Person and family engagement initiatives can nurture collaboration between patients, families, and clinicians to move toward goal-setting, better self-care management and outcomes in a person- and family-centered health system. Recently the Centers for Medicare & Medicaid Services (CMS) updated their Quality Strategy to advance the ongoing work to shift Medicare from paying for the number of services provided to paying for better outcomes for patients. One of the six goals outlined in the update was the Person and Family Engagement (PFE) Strategy which is to “strengthen person and family engagement as partners in care.”
Health systems are challenged with reevaluating transitional care practices, to reduce 30-day readmission rates, prevent adverse events, and ensure a safe transition of patients. Care transitions entail moving patients between health care practitioners and settings as their conditions and care needs change during the course of a chronic or acute illness. The settings involved in care transitions include hospitals, nursing facilities, the patient’s home, rehabilitation facilities, home health agencies, primary and specialty care offices, community health centers, community-based settings, hospice, long-term care facilities, and others. Better care transitions have the potential to reduce readmissions—the “back and forth” movement of a patient between these settings and the instability, anxiety, and risks to health this may cause.
More primary care physicians (PCPs) and healthcare providers are using Electronic Health Records (EHRs) and Electronic Medical Records (EMRs) than ever before. With the many anticipated changes in healthcare including value-based care and incentive payments related to health information technology growth in EMR/EHR use is expected to continue. There is a slight, but significant difference between EMR and EHR. Both are digital versions of the paper charts in the clinician’s office, hospital or other care settings, and each contains the medical and treatment history of patients. However, EHRs have the unique added feature of going beyond standard collected clinical data by providing a more comprehensive view of patient care. EHRs are designed to integrate information beyond the health organization to include other health care providers, such as laboratories and specialists, as well as referrals and assessments for social services and home care.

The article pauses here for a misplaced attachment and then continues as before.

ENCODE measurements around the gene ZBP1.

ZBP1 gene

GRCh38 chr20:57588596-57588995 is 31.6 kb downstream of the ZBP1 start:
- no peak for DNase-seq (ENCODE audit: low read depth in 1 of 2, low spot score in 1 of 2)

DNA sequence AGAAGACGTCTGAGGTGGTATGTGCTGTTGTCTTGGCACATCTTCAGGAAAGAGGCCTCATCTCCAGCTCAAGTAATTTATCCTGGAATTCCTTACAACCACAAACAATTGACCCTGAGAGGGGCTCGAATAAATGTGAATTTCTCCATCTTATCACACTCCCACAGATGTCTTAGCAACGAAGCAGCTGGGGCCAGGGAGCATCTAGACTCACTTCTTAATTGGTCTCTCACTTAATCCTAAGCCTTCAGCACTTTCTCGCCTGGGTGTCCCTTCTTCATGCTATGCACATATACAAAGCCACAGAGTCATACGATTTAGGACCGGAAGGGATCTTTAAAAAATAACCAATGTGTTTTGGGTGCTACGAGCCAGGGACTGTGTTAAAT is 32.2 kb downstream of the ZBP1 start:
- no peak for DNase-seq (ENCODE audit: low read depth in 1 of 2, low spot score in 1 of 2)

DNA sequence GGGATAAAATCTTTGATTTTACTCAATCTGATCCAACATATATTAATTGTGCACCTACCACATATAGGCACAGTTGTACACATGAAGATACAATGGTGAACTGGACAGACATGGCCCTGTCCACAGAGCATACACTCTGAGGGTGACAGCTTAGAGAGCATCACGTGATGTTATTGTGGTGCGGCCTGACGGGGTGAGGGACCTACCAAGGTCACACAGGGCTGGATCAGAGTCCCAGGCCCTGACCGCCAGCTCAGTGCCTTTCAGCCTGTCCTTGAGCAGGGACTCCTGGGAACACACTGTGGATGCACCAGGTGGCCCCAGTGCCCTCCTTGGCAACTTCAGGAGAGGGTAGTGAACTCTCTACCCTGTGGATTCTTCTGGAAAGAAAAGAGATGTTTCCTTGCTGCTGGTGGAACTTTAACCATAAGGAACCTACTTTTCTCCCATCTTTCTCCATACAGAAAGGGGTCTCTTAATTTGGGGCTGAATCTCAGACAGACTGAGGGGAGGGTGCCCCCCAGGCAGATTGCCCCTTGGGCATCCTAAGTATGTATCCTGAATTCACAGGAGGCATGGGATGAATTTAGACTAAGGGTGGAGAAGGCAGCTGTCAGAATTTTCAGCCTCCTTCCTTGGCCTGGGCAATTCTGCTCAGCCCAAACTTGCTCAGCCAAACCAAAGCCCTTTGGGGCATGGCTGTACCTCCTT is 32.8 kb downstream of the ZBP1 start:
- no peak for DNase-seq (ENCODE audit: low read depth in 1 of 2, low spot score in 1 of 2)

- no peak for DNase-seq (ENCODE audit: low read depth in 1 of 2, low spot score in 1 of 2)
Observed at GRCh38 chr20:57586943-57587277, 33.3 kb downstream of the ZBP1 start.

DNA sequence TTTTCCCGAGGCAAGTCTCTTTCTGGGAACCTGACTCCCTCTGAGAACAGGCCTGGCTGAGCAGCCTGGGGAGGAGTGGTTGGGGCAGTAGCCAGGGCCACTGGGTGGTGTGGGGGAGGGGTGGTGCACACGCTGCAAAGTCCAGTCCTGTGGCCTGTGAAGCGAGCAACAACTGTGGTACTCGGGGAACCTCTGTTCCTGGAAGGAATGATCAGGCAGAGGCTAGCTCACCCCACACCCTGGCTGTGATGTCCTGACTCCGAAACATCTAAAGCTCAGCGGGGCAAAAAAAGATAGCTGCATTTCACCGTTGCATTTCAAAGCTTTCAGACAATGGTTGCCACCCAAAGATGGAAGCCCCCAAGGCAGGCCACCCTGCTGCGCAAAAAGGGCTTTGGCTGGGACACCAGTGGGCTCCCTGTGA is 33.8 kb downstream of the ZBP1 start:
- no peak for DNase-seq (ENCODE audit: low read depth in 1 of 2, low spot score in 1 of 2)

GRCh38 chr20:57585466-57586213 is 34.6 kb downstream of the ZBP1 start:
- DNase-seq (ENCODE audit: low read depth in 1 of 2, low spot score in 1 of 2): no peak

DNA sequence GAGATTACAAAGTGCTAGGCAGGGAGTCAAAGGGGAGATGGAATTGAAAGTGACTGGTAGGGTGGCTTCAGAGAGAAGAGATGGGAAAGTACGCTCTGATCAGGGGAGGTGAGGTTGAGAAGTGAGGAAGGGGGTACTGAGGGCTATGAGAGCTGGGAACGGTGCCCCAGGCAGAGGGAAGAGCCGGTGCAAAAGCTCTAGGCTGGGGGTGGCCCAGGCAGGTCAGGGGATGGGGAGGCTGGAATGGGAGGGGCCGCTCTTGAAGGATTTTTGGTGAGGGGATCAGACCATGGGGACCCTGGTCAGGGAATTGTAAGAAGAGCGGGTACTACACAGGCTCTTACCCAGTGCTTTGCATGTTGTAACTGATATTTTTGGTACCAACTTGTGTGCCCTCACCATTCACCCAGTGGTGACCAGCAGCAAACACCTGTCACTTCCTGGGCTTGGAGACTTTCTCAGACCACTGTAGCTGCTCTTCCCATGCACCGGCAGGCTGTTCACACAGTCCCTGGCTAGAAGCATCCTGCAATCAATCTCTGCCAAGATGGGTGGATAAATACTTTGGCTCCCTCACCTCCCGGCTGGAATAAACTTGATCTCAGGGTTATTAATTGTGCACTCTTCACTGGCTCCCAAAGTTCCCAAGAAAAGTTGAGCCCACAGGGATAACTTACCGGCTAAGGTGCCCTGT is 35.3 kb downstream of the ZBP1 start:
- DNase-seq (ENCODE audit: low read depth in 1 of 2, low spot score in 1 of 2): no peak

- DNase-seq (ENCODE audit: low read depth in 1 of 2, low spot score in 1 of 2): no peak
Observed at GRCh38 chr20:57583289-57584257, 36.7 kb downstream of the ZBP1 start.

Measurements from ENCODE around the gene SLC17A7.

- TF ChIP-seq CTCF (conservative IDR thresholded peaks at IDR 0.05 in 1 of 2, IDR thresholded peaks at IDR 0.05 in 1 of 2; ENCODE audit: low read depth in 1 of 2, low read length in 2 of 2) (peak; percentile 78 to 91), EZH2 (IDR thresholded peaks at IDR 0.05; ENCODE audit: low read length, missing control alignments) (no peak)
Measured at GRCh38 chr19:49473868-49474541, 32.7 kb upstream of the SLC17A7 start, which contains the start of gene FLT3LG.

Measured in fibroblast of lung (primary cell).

Coordinating and managing health care services for older adults with two or more chronic diseases for improved population health requires establishing patient self-care and sustaining communication between patients, caregivers, and health care providers. Chronic Care Management (CCM) for population health includes care planning and using population-level measures for better health outcomes. Healthcare organizations that have the ability to obtain, review, and apply analytical data are well on their way to improving patient care coordination. Data analytics help providers to understand the individual and collective health care needs of the populations they serve.
Older patients with two or more chronic diseases may have multiple reasons for experiencing vertigo or dizziness. They may lose their balance due to muscle weakness, misalignment of the spine, brittle bones, vascular problems, vision loss, polypharmacy, or a sedentary lifestyle. Vertigo and dizziness affects approximately 70% of individuals age 65 or older. Heart disease, medication reactions, and inner ear problems are often the top causes of dizziness in older adults. In many instances complaints of dizziness and imbalance lead to hospitalization.